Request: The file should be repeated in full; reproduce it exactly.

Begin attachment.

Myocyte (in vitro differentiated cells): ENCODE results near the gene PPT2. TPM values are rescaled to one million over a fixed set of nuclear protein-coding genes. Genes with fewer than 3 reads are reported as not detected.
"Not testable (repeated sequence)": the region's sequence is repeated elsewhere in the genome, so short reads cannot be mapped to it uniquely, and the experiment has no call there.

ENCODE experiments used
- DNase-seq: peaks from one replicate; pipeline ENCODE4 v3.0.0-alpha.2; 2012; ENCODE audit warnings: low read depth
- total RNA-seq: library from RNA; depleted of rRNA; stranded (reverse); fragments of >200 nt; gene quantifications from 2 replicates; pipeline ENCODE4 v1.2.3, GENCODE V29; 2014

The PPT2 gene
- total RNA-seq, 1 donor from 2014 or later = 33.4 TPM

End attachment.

Myocyte (in vitro differentiated cells): ENCODE results near the gene PPT2. TPM values are rescaled to one million over a fixed set of nuclear protein-coding genes. Genes with fewer than 3 reads are reported as not detected.
"Not testable (repeated sequence)": the region's sequence is repeated elsewhere in the genome, so short reads cannot be mapped to it uniquely, and the experiment has no call there.

ENCODE experiments used
- DNase-seq: peaks from one replicate; pipeline ENCODE4 v3.0.0-alpha.2; 2012; ENCODE audit warnings: low read depth
- total RNA-seq: library from RNA; depleted of rRNA; stranded (reverse); fragments of >200 nt; gene quantifications from 2 replicates; pipeline ENCODE4 v1.2.3, GENCODE V29; 2014

The PPT2 gene
- total RNA-seq, 1 donor from 2014 or later = 33.4 TPM